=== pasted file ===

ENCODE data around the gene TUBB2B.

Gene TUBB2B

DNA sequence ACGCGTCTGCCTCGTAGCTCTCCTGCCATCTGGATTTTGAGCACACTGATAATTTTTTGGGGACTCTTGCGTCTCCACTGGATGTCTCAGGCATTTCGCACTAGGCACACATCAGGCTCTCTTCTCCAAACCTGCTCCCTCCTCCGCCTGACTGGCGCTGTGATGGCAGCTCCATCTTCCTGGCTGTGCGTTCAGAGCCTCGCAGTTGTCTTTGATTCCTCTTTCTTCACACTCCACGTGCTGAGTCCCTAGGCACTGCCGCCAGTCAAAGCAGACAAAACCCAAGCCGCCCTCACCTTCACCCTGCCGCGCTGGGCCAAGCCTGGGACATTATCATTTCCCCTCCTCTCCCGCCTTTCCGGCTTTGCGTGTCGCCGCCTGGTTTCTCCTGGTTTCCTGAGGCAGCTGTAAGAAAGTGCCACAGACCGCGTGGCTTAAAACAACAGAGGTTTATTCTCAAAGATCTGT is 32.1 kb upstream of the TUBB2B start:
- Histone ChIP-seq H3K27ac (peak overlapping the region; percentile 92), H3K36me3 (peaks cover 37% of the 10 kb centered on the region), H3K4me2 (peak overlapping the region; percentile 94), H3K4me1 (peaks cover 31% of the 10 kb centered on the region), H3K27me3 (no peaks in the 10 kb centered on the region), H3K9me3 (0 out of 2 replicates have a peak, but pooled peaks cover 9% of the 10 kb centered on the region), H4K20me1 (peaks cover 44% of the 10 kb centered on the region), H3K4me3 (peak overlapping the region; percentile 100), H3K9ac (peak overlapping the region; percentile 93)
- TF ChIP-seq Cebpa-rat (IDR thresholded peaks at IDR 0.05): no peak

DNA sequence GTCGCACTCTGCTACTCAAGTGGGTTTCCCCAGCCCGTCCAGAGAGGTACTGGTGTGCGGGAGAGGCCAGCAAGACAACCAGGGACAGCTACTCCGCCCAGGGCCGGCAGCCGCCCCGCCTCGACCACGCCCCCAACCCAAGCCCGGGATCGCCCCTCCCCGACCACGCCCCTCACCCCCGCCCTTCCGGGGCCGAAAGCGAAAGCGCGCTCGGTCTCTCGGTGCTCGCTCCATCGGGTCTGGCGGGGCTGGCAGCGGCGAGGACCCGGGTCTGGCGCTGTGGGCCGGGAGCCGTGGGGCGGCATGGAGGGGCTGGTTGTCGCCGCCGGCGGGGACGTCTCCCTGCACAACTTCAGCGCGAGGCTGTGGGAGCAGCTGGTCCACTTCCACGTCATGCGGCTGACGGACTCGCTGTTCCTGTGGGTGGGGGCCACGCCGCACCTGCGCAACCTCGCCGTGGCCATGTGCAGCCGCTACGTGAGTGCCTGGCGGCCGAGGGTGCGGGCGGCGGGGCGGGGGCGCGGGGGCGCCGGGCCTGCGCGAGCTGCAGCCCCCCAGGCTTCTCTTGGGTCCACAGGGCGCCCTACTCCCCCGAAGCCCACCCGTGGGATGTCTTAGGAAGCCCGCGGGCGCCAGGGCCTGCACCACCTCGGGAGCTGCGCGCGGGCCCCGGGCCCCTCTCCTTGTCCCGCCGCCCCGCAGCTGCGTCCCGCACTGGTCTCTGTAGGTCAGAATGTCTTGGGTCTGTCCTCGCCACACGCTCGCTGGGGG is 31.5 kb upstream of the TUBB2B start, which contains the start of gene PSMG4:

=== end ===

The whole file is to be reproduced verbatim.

ENCODE data around the gene TUBB2B.

Gene TUBB2B

DNA sequence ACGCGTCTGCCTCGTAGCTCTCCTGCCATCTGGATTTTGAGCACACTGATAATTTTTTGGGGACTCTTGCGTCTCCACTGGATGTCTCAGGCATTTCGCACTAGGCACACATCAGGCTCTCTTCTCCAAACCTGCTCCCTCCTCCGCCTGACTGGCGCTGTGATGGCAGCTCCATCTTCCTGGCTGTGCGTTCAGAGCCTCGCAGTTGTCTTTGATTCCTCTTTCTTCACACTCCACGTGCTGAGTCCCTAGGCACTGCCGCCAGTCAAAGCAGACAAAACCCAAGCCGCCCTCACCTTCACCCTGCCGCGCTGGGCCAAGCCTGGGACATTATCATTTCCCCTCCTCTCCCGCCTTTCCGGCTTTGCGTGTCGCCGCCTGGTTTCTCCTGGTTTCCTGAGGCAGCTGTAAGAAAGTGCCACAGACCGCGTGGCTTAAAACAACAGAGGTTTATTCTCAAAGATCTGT is 32.1 kb upstream of the TUBB2B start:
- Histone ChIP-seq H3K27ac (peak overlapping the region; percentile 92), H3K36me3 (peaks cover 37% of the 10 kb centered on the region), H3K4me2 (peak overlapping the region; percentile 94), H3K4me1 (peaks cover 31% of the 10 kb centered on the region), H3K27me3 (no peaks in the 10 kb centered on the region), H3K9me3 (0 out of 2 replicates have a peak, but pooled peaks cover 9% of the 10 kb centered on the region), H4K20me1 (peaks cover 44% of the 10 kb centered on the region), H3K4me3 (peak overlapping the region; percentile 100), H3K9ac (peak overlapping the region; percentile 93)
- TF ChIP-seq Cebpa-rat (IDR thresholded peaks at IDR 0.05): no peak

DNA sequence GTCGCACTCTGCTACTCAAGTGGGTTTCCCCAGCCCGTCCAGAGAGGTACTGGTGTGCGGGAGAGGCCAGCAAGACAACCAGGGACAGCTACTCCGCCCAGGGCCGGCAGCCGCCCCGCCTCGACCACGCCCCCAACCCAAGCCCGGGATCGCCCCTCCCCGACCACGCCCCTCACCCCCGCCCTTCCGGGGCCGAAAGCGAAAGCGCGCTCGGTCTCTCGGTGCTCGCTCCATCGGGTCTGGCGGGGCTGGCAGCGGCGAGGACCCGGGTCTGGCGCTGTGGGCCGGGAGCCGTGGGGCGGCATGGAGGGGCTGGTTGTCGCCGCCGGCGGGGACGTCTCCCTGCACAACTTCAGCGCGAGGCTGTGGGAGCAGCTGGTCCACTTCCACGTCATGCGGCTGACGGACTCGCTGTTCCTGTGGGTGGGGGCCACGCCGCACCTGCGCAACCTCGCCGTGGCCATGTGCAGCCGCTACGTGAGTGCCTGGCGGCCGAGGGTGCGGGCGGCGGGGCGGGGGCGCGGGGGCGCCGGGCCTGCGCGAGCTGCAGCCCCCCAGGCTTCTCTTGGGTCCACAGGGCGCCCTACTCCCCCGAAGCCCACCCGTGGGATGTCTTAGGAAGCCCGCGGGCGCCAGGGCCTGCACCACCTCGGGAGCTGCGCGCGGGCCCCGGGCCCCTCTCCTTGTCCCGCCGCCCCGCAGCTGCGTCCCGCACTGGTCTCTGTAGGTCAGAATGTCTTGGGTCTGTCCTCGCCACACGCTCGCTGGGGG is 31.5 kb upstream of the TUBB2B start, which contains the start of gene PSMG4: